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Litter decomposition in invaded and uninvaded forest communities.
Ashton, Isabel*,1, Hyatt, Laura1, Lerdau, Manuel1, Gurevitch, Jessica1, 1 State University of New York at Stony Brook, Stony Brook, NY
ABSTRACT- Leaf litter in forested communities constitutes a major pool of both carbon and nitrogen (N). The rate of nutrient release from leaf litter back to the ecosystem is regulated by climate, the composition and activity of the decomposer community, and quality of the litter. Alterations in decomposition rates can have cascading effects on primary production and community structure. The litter from exotic species, when introduced to native communities, has the potential to alter nutrient cycles in such a way that makes those communities more amenable to further colonization by exotics. We conducted experiments to explore the differences in decomposition between pine barren communities, which remain relatively uninvaded by exotic species, and both invaded and uninvaded mesic hardwood communities on Long Island. We evaluated the mass and nutrient decomposition rates of 12 species, representing both common native and exotic species, in two replicate communities of each type. Analyses of the most common natives (Quercus velutina and Sassafras albidum) and exotic species (Acer platanoides and Celastrus orbiculatus) reveal that mass decay and N release rates are significantly faster in mesic uninvaded habitats. There is a significant interaction between species and site for net mineralization and mobilization of N. The results show that A. platanoides has a high N mineralization rate across all site types, yet N from Q. velutina litter is immobilized in one pine barren site and mineralized in the replicate site. These results provide evidence that there may be a link between invasion history and current litter dynamics.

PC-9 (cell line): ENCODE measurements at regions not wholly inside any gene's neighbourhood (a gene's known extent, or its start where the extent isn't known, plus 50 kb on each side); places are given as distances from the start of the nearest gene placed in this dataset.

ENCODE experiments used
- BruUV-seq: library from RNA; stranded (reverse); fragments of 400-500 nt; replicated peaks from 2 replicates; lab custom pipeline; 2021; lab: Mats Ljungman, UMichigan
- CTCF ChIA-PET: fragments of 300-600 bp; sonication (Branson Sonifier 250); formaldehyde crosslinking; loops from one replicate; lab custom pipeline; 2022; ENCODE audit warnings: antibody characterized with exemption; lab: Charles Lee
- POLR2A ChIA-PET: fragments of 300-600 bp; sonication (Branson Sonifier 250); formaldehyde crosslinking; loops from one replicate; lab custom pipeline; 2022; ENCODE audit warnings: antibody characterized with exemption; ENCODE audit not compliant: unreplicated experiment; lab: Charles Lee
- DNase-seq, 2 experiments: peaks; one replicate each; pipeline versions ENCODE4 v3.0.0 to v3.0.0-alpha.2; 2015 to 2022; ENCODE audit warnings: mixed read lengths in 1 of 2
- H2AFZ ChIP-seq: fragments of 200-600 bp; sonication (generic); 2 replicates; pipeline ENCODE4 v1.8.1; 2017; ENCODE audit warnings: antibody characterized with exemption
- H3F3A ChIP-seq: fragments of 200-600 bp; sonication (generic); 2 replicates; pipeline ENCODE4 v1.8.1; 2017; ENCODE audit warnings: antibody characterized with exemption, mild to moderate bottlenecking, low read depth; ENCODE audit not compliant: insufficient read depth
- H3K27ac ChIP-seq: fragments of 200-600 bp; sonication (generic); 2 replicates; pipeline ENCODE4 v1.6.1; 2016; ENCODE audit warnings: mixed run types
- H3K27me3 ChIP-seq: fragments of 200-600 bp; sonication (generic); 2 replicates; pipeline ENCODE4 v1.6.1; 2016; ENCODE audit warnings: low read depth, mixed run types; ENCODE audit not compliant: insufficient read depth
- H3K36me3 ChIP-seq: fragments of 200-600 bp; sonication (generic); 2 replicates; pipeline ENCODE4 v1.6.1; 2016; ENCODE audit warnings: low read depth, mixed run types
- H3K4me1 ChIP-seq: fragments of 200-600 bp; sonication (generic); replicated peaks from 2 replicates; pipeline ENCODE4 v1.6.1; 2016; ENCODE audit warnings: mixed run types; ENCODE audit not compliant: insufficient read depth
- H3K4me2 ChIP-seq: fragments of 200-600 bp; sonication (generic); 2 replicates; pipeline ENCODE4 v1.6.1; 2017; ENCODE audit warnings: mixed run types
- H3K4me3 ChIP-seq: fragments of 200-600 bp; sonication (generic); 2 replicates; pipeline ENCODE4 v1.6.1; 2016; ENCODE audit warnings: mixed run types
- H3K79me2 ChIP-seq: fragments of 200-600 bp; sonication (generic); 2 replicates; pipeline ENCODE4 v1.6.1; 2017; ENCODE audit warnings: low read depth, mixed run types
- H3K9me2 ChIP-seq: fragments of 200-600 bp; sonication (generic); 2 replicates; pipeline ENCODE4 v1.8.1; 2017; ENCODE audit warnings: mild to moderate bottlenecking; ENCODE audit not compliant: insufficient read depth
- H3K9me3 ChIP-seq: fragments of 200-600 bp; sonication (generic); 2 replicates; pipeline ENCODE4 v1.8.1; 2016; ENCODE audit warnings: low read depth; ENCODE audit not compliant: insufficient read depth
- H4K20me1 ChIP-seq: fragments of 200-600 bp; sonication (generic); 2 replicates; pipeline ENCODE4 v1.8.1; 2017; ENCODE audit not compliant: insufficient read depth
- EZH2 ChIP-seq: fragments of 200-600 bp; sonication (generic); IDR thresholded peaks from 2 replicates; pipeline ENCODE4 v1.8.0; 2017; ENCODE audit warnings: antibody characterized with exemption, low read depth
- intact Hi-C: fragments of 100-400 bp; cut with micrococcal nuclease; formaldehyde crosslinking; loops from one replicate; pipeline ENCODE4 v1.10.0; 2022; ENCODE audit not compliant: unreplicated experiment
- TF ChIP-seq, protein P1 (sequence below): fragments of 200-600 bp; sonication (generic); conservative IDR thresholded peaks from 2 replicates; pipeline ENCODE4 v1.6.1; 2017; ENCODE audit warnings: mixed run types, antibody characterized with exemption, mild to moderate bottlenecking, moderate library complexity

KEY WORDS: Litter decomposition, Exotic species